The top of the division stays fairly pat, while there’s a switch at the bottom. No team has truly cemented itself as clear frontrunners in a division that probably lacks the talent to make major noise in the postseason. Let’s get into it.
1: Milwaukee Brewers (24-21, - GB)
The Brewers are on a three game skid, which means that their slight top-of-the-division advantage has disappeared, leading them to a tie with the Pirates. Milwaukee’s run differential sits at -4 at the moment. Though slim, that number joins the Reds as the only two in the division with negative differentials.
The Brewers will finish up their series in Tampa Bay, looking to avoid being swept. Next up, the Crew has three on the docket against the Astros.
What to watch: By and large, Milwaukee has been an average team by almost any metric you choose: Run differential, home runs, wRC+, ERA, and even attendance. Greeting a solid Astros team during the first half of their homestand, then crossing the border to Toronto to round out May, it’ll be an interesting time to see if the Brewers can break these shackles of mediocrity.
2: Pittsburgh Pirates (24-21, - GB)
The Pirates entered an inevitable tailspin in the weeks leading up to the present one. While the falloff was harder than many had anticipated, Pittsburgh is hopefully coming out the other end, still managing to be tied in the division for first place.
The Pirates are 4-6 over their last 10 and are trying to push closer to playing .500 baseball over that same span. A rubbermatch with the Diamondbacks kicks off at 1:35 ET, then it’ll be another home series against the AL West-leading Texas Rangers.
What to watch: According to Joe Block’s May 20th tweet, the Pirates’ starting pitchers have maintained a 3.00 ERA since April 11 — the best in baseball.
Since April 11, Pirates starting pitchers sport a 3.00 ERA, lowest in MLB in that span— Joe Block (@joe_block) May 20, 2023
But starting pitching isn’t where fans’ concerns have been lately. Between May 1 and May 14, Pirate bats were starved for legitimate action. The anemic output can be punctuated by the following numbers: 54 wRC+ (last in NL), six home runs (last in NL), and .270 OBP (last in NL).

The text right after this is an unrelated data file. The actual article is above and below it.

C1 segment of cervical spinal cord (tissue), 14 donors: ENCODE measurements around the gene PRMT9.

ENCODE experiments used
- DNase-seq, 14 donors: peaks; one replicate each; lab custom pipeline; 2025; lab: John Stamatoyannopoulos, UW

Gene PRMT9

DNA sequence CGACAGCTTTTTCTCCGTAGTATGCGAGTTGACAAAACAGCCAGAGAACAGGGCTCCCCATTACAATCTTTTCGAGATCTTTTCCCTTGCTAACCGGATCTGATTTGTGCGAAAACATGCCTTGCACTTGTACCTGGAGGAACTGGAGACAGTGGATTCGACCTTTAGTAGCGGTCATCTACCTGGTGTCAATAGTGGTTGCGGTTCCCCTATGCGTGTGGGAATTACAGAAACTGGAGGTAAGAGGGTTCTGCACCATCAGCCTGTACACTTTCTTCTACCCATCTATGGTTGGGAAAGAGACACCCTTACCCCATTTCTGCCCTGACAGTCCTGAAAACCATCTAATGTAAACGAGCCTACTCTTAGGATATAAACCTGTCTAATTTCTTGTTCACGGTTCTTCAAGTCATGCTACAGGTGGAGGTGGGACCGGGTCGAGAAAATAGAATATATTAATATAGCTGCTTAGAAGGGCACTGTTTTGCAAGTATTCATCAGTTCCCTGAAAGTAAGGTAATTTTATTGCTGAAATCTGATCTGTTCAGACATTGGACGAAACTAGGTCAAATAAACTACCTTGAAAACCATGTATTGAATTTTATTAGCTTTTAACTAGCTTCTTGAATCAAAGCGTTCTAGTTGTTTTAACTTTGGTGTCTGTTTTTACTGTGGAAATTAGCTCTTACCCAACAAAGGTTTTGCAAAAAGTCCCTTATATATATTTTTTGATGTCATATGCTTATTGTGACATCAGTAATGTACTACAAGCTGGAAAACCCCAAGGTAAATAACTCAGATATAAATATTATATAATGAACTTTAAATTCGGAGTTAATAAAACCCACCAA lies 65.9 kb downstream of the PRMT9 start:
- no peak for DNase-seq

But there might be reason for optimism. While the power numbers have still been lacking over the last week, the team’s wRC+ has increased to 111 (7th, NL); meanwhile, the OBP has skyrocketed to .350 (2nd, NL). What’s worth watching for is whether or not the Pirates offense can continue this increased production after a tremendous letdown to begin May.
3: Chicago Cubs (20-25, 4.0 GB)
The Cubs are 3-7 over their last 10, while at one point dropping five consecutive games. Chicago may not have lost ground in the division yet, they did swap places with the Pirates for the team floundering the most. The team DFA’d Eric Hosmer after an abysmal start and while the Cubs have a +22 run differential, they can’t manage to claw themselves to .500, much less over.
What to watch: The Cubs need some positivity in their lives at the moment. It’s a good thing Christopher Morel is around. Five home runs and a 278 wRC+ since Sunday, Morel’s accumulated 0.6 fWAR in the last week. Only 23 and only having played 10 games for Chicago this season, Morel is exploding early on in ways that were only hinted at last year.
Cubs fans might even be willing to overlook his paltry walk rate (4.5%) and skyrocketing strikeout rate (36.4%) through his first 44 plate appearances this season.
4: St. Louis Cardinals (20-27, 5.0 GB)
7-3 over their last 10, the sputtering Cardinals seem to have turned a corner. Whether or not it’s sustainable will remain to be seen; and whether or not they can become competitive enough to challenge for a playoff spot is a completely different question.
Taking two out of three at this point against a strong Dodgers team, St. Louis will look for the series win this afternoon. For the next week, the Redbirds will spend their time on the road, making stops with both Ohio-based teams, Cincinnati and Cleveland.
What to watch: Nolan Gorman. Sure, the other Nolan in St. Louis — Arenado — hit a home run in five straight games, but it’s the young Gorman that’s been raking. His 296 wRC+ over seven games is tops in the NL since last Sunday, and is 90 points higher than the other Nolan. His home run totals over that time trails only the Cubs’ Christopher Morel.
5: Cincinnati Reds (19-26, 5.0 GB)
The Reds have dropped three straight and five of their last six. With a -40 run differential, Cincinnati is worst in the division in that department. Along with the Brewers (187), the Reds are the only team in the division yet to crack 200 runs scored (194).
Meanwhile the club’s 234 runs allowed is tops in the division, suggesting a problem in the pitching department. That’s nothing new, though, as it’s seemed Cincinnati has put together a fairly adept offense in recent years and completely drowned on the mound.
What to watch: Dig into the numbers and you’ll find that the Reds’ offense has actually struggled quite a bit, posting the second-lowest home run totals and wRC+ in the NL (35 HR, 86 wRC+). That said, the team’s pitching has been worse, what with a 5.10 staff ERA, which is not only the worst in the NL, but also the only NL club to reach five. At this point, it looks like the Reds are trying to stave off being the worst team in the league. The only way that happens is if the club can control opposition output in the launching pad that is Great American.